The Book of Humans

The Book of Humans

We like to think of ourselves as exceptional beings, but is there really anything special about us that sets us apart from other animals? Humans are the slightest of twigs on a single family tree that encompasses four billion years, a lot of twists and turns, and a billion species. All of those organisms are rooted in a single origin, with a common code that underwrites our existence. This paradox – that our biology is indistinct from all life, yet we consider ourselves to be special – lies at the heart of who we are.

In this original and entertaining tour of life on Earth, Adam Rutherford explores how many of the things once considered to be exclusively human are not: we are not the only species that communicates, makes tools, utilises fire, or has sex for reasons other than to make new versions of ourselves. Evolution has, however, allowed us to develop our culture to a level of complexity that outstrips any other observed in nature.

THE BOOK OF HUMANS tells the story of how we became the creatures we are today, bestowed with the unique ability to investigate what makes us who we are. Illuminated by the latest scientific discoveries, it is a thrilling compendium of what unequivocally fixes us as animals, and reveals how we are extraordinary among them.
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Genre: Mathematics & Science

On Sale: 13th September 2018

Price: £18.99

ISBN-13: 9780297609407

Reviews

If teaching is what makes humans special, then Adam Rutherford is superhuman - the paragon of teachers, a truly gifted transmitter of knowledge: lucid, enlightening, witty and delightful
I've learned more about myself and my species than I thought possible. A beautiful, compassionate book exploring not just human nature but also the human condition. I'm more in love with Adam Rutherford's writing than ever
Adam Rutherford is a master storyteller. THE BOOK OF HUMANS is packed to the brim with intriguing tales, clever twists and up-to-the-minute scientific discoveries, offering a completely new perspective on who we are and how we came to be
An outstandingly clear and witty account that shows beyond doubt how much we are part of the animal world, and yet at the same time how different we have become
Charming, compelling and packed with information. I learned more about biology from this short book than I did from years of science lessons. Adam Rutherford has a knack of making complex ideas understandable - and also fun. Our species is a lot stranger than I'd ever realised, but a lot more normal too. A weird and wonderful read
This delightful and charming book will change the way you see yourself, and your place in the natural world
Adam Rutherford is a superb communicator, who eruditely explores the borderlands of history, archaeology, genetics and anthropology in this fascinating tour of our species
A book that is deftly outlined, concisely constructed and filled with intriguing observations and anecdotes. Rutherford is an engaging, witty writer ... An entertaining and blessedly succinct read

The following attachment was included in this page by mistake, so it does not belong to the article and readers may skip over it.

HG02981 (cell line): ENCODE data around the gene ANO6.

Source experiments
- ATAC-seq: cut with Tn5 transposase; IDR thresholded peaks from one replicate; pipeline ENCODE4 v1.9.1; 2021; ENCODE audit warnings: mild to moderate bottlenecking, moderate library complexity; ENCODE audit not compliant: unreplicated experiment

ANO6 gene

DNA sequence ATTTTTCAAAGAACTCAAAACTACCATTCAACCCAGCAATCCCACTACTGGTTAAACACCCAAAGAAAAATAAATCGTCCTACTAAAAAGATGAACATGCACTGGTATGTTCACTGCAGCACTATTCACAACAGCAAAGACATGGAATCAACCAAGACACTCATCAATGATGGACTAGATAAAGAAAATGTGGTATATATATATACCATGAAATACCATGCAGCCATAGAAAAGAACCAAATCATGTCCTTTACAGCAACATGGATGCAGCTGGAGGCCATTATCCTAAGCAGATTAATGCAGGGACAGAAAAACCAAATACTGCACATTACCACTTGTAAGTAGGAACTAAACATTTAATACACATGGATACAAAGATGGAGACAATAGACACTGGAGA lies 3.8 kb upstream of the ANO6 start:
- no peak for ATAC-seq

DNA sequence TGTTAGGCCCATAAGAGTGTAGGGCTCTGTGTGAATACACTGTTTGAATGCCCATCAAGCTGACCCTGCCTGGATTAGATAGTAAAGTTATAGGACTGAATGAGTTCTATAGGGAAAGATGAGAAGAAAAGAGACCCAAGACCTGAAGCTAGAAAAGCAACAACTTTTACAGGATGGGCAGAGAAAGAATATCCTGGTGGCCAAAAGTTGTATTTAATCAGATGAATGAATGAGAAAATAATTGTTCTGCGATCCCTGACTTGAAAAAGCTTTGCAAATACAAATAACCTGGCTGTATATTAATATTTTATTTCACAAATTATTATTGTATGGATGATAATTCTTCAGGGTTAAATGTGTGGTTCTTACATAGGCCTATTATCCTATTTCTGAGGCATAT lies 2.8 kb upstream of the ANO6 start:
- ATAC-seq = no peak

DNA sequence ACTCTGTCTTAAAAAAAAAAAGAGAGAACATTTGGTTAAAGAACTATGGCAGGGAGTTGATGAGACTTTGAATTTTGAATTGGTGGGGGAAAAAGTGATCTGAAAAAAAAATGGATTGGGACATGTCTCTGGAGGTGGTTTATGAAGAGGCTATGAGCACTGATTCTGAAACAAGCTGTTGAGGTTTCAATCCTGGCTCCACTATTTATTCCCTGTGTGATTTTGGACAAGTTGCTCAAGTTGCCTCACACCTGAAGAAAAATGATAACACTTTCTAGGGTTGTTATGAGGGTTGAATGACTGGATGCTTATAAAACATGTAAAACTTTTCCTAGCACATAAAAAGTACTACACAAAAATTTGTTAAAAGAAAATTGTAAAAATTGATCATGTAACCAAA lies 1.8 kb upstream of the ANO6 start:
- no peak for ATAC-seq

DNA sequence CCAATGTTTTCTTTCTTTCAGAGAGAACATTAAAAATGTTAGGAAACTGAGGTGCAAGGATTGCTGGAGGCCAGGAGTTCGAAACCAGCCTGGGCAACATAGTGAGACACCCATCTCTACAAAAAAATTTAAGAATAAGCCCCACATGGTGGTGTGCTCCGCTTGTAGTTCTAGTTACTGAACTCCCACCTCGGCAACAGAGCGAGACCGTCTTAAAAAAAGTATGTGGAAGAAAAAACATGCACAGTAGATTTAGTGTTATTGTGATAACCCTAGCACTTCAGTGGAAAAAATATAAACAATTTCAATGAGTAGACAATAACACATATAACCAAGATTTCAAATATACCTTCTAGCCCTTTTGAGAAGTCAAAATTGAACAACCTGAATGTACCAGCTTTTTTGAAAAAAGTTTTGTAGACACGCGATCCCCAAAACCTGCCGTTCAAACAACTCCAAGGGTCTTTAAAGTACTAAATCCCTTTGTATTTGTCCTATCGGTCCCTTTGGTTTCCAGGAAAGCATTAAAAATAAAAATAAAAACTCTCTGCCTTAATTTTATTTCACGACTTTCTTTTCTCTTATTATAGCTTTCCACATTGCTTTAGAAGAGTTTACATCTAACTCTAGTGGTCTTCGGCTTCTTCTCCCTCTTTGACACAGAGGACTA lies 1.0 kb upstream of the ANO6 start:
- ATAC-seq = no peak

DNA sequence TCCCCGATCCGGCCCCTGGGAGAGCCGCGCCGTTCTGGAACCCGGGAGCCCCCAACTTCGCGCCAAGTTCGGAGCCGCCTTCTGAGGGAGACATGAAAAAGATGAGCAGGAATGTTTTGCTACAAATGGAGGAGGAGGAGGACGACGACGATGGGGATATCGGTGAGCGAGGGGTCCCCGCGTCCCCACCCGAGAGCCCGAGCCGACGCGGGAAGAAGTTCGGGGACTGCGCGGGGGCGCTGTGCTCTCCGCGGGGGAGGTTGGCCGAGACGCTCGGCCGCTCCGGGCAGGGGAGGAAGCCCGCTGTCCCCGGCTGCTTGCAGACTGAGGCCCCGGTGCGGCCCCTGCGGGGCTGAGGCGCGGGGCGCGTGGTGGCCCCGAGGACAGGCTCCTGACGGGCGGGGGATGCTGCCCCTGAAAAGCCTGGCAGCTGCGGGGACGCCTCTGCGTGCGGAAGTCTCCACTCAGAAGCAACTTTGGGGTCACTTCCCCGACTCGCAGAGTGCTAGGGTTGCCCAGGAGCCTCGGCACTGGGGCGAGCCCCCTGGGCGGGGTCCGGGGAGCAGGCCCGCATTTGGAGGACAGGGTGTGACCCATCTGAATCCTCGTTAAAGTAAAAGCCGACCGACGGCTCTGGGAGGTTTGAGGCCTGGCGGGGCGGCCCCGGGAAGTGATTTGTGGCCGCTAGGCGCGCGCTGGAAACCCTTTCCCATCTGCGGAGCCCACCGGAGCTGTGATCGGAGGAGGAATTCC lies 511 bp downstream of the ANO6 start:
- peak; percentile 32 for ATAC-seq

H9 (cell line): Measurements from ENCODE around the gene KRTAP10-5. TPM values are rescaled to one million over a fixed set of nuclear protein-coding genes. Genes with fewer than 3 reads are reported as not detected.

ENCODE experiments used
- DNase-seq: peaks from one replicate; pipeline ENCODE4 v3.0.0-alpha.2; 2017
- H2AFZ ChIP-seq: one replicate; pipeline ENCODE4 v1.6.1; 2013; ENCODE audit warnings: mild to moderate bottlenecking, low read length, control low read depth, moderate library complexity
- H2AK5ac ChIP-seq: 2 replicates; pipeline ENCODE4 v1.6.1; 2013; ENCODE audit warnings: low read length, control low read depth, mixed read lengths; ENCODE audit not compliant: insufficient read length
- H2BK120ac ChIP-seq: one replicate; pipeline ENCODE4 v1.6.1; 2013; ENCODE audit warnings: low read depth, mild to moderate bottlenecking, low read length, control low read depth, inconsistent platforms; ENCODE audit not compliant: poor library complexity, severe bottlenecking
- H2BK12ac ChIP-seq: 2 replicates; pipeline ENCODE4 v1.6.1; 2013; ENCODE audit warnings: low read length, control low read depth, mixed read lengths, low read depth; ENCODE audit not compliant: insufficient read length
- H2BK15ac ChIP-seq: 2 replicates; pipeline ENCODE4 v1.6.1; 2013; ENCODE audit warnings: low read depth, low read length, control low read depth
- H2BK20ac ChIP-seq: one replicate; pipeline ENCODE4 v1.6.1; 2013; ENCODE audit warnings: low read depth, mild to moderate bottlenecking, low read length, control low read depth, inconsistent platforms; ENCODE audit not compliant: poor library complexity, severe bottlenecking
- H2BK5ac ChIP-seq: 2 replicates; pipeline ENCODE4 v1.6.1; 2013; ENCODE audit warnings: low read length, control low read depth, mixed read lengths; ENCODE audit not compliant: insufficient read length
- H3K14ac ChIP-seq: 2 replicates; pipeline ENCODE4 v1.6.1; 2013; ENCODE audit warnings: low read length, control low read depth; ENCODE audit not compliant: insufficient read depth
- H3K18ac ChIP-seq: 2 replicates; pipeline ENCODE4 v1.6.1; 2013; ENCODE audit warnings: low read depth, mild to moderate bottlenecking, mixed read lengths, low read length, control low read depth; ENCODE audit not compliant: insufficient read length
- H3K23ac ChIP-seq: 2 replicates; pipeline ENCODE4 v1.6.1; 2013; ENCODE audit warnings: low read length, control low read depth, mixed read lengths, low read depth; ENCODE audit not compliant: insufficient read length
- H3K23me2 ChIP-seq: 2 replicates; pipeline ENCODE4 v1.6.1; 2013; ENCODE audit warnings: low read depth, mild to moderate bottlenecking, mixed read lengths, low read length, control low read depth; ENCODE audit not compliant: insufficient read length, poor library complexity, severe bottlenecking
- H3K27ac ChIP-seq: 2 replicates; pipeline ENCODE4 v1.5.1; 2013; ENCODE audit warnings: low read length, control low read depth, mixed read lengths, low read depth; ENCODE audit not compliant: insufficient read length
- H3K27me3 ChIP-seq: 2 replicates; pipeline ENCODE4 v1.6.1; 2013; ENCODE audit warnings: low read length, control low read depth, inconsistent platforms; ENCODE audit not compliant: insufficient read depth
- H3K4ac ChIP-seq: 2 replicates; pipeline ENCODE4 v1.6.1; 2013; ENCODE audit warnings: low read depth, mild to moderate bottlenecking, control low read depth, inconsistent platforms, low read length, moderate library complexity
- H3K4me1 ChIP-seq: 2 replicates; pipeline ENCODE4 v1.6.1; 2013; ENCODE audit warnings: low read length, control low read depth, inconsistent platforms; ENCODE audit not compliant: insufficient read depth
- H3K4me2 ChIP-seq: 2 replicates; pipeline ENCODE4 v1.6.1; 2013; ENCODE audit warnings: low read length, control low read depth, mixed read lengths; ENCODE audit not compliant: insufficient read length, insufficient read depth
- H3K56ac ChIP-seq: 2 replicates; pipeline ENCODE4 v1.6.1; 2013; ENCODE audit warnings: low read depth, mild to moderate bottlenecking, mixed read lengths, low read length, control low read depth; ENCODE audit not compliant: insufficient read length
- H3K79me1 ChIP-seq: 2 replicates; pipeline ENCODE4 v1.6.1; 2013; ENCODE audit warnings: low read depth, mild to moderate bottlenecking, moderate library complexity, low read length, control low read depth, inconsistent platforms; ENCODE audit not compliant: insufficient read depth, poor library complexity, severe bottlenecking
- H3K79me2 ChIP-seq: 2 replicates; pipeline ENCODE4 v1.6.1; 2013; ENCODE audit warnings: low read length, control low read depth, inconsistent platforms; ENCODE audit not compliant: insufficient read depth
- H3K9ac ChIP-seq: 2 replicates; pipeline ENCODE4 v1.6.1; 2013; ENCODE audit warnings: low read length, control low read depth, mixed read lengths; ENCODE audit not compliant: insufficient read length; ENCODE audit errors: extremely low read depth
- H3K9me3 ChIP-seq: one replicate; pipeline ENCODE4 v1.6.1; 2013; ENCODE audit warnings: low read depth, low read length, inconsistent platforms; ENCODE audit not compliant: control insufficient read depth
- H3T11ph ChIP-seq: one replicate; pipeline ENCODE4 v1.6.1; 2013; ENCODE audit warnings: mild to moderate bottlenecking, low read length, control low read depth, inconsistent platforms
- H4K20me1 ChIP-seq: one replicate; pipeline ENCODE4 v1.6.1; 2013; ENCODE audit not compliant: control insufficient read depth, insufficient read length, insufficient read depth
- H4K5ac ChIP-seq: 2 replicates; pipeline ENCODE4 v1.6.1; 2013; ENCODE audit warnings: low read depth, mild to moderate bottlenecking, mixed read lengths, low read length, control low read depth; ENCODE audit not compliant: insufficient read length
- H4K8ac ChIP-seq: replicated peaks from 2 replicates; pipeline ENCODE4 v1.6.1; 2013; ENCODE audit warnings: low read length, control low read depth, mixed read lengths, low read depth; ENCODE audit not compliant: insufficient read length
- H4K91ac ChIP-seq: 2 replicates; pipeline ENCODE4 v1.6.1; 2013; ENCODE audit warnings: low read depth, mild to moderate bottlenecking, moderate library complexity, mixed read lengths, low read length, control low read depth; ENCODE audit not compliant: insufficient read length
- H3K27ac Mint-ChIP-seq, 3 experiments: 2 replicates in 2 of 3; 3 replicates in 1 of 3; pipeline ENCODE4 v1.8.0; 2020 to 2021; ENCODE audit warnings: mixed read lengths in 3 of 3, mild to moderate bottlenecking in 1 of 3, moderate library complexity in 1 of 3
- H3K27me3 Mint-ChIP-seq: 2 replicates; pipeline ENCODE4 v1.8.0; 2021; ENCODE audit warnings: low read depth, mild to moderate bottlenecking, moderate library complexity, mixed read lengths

THE OBSERVER
A kind of intellectual enema, exposing the popular myths about human exceptionalism ... [Rutherford] makes a charming guide, giving the impression that, like us, he finds it all rather mysterious, though he clearly knows what he is talking about
NEW SCIENTIST
Did you know that bottlenose dolphins deliberately protect their beaks with sea sponges when they are foraging on the seabed? Or that New Caledonian crows will strip twigs down into spears to search inside logs for wheedle grubs? With these and many other examples of intelligence, geneticist Dr Adam Rutherford explores to what extent other animal species ('Humans are animals,' he says pointedly at the very start of the book) display characteristics we would normally classify as exclusively human
GEOGRAPHICAL
[Rutherford] is well able to explicate scientific complexities, including the origin and development of man. He writes with intellectual authority and also, as a popular lecturer and broadcaster, expresses himself in a clear and persuasive manner with natural charm
THE SPECTATOR
Turns out we're not the only species that makes tools or uses fire - so what does that mean for humanity? Adam Rutherford takes us on a myth-busting tour of human history, exploring whether we really are as exceptional as we think
BBC FOCUS MAGAZINE
In Adam Rutherford's splendid The Book of Humans, we learn how giraffes enjoy homosexual assignations, how dolphins use sponges to protect their noses, and how birds of the raptor class have been observed picking up smouldering twigs from forest fires, flying away and dropping them to start new fires, at which point they swoop and gobble up the panicked mammals and lizards rushing away
DAILY TELEGRAPH
An entertaining exploration of human evolution, showing that, amidst the teeming multitudes of lifeforms surrounding us, we are really not that special. And yet we are ... Wonderfully crafted, this is a readable, fun exploration of human evolution and how we compare to the animals surrounding us
The Inquisitive Biologist